News Abortion

More Heartbeat Bans than Ever, But Will Any Become Law?

Robin Marty

After a full senate vote, an Arkansas heartbeat ban will be heard by a House committee, but it still has a way to go before becoming law.

So-called heartbeat bills, banning abortion from the point at which an embryonic heart beat can be detected, already have the reputation as among the most unconstitutional restrictions to be proposed. They are also quickly becoming the most consistently proposed and failed pieces of abortion legislation.

We are seeing a number of the heartbeat bans proposed or at least mentioned during the 2013 legislative session, more than three times as many as we saw in 2012, when only Ohio and Mississippi offered bills. But despite the increase in state legislatures proposing these bans, most seem unlikely to ever be signed into law.

So far most have been killed off in committee. The Ohio ban in 2012 was killed in a Senate committee, the Mississippi 2012 ban received the same treatment in 2012, and now Wyoming’s ban this year was blocked in the House. Depending on which committee receives the Mississippi heartbeat ban, 2013 will likely be the same result as 2012.

As for Ohio, the new president of the state senate appears more willing to consider a vote this year than the former president was, but many in the state are already putting pressure on Governor John Kasich to signal an unwillingness to sign a ban into law, which could save the legislature the trouble of introducing a law in the first place.

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Arkansas’s ban may look promising to anti-choice activists on the surface. It sailed easily through Senate committee and a full senate vote, a not surprising result for a bill in which many senators were signed on as co-sponsors. Still, it now needs to make it through the House Public Health Committee next week, then a full House vote, and then  signed by a governor already stating his concern about the constitutionality of the bill. “I’m waiting on lawyers. I think that’s the big concern right now—does it run afoul of the Supreme Court or constitutional restrictions? That’s the first thing we’re looking at,” Democratic Governor Mike Beebe told the Associated Press on Friday.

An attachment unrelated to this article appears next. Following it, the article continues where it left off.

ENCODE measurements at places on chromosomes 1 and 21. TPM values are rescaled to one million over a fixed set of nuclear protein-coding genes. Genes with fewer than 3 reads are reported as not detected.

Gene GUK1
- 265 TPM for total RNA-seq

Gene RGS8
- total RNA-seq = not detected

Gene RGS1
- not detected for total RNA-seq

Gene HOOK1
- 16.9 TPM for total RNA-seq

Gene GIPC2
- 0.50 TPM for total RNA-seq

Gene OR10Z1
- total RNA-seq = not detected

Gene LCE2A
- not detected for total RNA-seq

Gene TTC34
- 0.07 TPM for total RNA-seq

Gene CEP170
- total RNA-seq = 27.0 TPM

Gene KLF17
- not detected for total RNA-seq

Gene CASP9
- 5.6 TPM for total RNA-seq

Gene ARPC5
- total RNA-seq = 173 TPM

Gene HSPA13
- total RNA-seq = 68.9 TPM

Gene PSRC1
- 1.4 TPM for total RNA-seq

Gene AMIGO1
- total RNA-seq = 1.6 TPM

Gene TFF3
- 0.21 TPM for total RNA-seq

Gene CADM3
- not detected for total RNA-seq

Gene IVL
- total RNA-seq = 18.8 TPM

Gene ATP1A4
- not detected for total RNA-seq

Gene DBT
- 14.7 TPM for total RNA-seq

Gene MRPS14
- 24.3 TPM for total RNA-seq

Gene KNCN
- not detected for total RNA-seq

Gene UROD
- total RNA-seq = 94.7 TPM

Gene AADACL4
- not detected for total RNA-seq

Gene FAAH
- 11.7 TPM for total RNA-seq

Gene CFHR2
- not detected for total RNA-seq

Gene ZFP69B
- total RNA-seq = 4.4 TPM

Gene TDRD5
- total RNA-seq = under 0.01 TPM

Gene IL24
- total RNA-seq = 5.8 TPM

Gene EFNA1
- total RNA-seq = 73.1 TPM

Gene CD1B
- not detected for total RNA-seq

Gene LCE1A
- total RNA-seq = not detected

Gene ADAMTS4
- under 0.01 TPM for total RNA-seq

Kentucky’s ban has been stalled in the House for weeks, without any further action being taken on it. North Dakota’s, on the other hand, was recently introduced and its not clear how anxious the legislature and governor are to become embroiled in what is destined to be a legal fight, especially when the state is already considering both an all-out “personhood” bill and a bill that could potentially close the only clinic in the state.

With six different states discussing heartbeat bills and only one that seems even mildly promising, these bans are looking more and more like a legislative version of “personhood” amendments—often proposed, consistently rejected. With so many other ways to attack the constitutional right to an abortion embedded in Roe, it’s unlikely that any state will willingly offer to foot the bill for a legal challenge to a bill so destined to never actually become law.

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